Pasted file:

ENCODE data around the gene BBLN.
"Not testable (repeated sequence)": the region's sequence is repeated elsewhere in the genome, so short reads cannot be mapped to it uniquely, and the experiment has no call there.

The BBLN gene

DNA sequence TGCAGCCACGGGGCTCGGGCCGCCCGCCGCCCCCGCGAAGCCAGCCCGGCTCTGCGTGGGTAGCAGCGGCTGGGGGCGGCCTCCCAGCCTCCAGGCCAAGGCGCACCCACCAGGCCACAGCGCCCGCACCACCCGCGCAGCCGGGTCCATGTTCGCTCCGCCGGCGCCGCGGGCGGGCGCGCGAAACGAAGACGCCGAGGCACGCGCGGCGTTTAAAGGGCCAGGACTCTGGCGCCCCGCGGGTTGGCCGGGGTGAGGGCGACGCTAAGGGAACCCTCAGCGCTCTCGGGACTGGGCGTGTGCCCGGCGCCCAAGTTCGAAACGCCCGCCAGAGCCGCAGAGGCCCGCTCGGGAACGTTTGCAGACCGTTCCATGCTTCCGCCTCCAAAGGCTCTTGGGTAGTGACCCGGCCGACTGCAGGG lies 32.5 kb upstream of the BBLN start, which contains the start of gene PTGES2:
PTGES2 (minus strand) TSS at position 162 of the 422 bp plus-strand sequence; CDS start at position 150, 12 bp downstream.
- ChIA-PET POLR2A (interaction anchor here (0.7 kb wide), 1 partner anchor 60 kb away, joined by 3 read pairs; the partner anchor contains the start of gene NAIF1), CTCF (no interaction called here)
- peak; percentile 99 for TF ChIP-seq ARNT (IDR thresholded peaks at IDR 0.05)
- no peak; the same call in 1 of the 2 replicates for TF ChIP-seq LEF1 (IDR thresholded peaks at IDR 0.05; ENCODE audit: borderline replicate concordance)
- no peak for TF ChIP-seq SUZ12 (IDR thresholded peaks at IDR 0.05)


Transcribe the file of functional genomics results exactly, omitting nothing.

ENCODE data around the gene BBLN.
"Not testable (repeated sequence)": the region's sequence is repeated elsewhere in the genome, so short reads cannot be mapped to it uniquely, and the experiment has no call there.

The BBLN gene

DNA sequence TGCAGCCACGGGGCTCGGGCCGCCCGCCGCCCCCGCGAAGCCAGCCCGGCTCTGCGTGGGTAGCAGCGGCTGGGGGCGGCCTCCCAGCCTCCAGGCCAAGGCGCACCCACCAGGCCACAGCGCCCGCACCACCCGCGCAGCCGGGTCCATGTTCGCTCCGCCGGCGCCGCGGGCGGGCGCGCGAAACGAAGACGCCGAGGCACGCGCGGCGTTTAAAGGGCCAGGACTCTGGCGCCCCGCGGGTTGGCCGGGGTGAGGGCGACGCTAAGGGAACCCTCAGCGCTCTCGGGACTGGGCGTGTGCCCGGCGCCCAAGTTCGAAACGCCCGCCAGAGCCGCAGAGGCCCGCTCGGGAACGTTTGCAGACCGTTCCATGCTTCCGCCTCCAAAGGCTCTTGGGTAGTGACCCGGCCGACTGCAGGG lies 32.5 kb upstream of the BBLN start, which contains the start of gene PTGES2:
PTGES2 (minus strand) TSS at position 162 of the 422 bp plus-strand sequence; CDS start at position 150, 12 bp downstream.
- ChIA-PET POLR2A (interaction anchor here (0.7 kb wide), 1 partner anchor 60 kb away, joined by 3 read pairs; the partner anchor contains the start of gene NAIF1), CTCF (no interaction called here)
- peak; percentile 99 for TF ChIP-seq ARNT (IDR thresholded peaks at IDR 0.05)
- no peak; the same call in 1 of the 2 replicates for TF ChIP-seq LEF1 (IDR thresholded peaks at IDR 0.05; ENCODE audit: borderline replicate concordance)
- no peak for TF ChIP-seq SUZ12 (IDR thresholded peaks at IDR 0.05)